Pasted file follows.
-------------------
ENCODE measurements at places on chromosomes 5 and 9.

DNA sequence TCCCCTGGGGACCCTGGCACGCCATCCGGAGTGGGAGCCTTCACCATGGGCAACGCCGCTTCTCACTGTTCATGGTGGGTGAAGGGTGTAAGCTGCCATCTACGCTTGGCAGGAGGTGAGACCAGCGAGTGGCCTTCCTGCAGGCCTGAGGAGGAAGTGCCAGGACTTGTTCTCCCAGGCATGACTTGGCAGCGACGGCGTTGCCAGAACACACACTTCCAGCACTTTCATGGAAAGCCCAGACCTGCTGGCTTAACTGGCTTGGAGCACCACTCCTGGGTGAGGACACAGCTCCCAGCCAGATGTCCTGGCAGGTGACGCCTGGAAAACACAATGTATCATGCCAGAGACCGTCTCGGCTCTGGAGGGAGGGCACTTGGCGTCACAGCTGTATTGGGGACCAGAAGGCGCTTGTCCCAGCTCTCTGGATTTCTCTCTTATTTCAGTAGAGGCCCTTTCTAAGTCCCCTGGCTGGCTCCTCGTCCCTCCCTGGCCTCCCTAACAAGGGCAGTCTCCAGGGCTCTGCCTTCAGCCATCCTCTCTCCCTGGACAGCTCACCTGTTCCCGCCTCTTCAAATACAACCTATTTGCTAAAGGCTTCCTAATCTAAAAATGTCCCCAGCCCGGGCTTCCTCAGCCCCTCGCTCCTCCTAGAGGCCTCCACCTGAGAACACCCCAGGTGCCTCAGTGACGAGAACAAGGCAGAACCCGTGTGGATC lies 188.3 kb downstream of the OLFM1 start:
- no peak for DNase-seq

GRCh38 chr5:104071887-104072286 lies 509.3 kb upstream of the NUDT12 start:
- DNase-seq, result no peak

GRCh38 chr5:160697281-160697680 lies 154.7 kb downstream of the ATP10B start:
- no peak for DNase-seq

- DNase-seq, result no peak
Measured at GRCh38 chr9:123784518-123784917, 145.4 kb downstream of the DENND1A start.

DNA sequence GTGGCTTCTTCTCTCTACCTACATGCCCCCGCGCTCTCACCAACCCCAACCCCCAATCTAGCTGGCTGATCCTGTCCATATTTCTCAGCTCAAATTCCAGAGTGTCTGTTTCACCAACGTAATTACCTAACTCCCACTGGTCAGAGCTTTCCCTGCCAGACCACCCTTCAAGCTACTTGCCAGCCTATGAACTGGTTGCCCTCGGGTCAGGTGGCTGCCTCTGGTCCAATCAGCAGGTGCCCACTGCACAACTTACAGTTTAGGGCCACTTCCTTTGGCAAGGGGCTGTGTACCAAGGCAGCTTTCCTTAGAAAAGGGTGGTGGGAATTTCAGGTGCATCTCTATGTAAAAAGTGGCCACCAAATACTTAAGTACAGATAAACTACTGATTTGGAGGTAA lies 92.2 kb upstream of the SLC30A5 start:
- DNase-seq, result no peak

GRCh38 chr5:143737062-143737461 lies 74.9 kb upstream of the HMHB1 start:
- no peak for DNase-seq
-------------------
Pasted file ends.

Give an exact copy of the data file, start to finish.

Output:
ENCODE measurements at places on chromosomes 5 and 9.

DNA sequence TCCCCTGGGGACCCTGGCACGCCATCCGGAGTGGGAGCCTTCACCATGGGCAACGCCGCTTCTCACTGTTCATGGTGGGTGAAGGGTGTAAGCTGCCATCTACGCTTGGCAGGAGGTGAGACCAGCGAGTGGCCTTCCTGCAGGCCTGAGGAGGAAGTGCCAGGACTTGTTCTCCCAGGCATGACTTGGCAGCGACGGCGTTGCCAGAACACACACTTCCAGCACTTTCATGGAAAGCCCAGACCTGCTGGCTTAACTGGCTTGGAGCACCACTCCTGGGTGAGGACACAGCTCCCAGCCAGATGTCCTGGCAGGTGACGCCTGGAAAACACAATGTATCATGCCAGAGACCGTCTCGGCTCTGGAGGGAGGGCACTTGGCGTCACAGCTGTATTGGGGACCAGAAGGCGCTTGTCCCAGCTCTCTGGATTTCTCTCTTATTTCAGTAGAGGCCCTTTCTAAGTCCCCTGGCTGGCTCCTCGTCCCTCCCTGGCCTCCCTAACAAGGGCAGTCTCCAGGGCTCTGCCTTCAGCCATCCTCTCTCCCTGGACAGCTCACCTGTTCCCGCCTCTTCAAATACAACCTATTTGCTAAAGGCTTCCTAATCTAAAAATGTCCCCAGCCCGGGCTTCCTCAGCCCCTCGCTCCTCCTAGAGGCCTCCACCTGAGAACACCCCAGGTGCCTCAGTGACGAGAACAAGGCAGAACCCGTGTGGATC lies 188.3 kb downstream of the OLFM1 start:
- no peak for DNase-seq

GRCh38 chr5:104071887-104072286 lies 509.3 kb upstream of the NUDT12 start:
- DNase-seq, result no peak

GRCh38 chr5:160697281-160697680 lies 154.7 kb downstream of the ATP10B start:
- no peak for DNase-seq

- DNase-seq, result no peak
Measured at GRCh38 chr9:123784518-123784917, 145.4 kb downstream of the DENND1A start.

DNA sequence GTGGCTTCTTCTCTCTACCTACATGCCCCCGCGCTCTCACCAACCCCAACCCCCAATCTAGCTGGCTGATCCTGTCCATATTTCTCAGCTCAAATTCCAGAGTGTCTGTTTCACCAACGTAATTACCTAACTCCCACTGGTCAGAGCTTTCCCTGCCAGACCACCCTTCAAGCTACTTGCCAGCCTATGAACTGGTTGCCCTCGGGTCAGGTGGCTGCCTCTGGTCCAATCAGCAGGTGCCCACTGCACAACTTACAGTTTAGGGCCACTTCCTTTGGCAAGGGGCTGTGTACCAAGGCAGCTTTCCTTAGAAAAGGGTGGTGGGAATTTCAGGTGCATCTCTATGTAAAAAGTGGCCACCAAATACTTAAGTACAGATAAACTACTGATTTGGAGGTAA lies 92.2 kb upstream of the SLC30A5 start:
- DNase-seq, result no peak

GRCh38 chr5:143737062-143737461 lies 74.9 kb upstream of the HMHB1 start:
- no peak for DNase-seq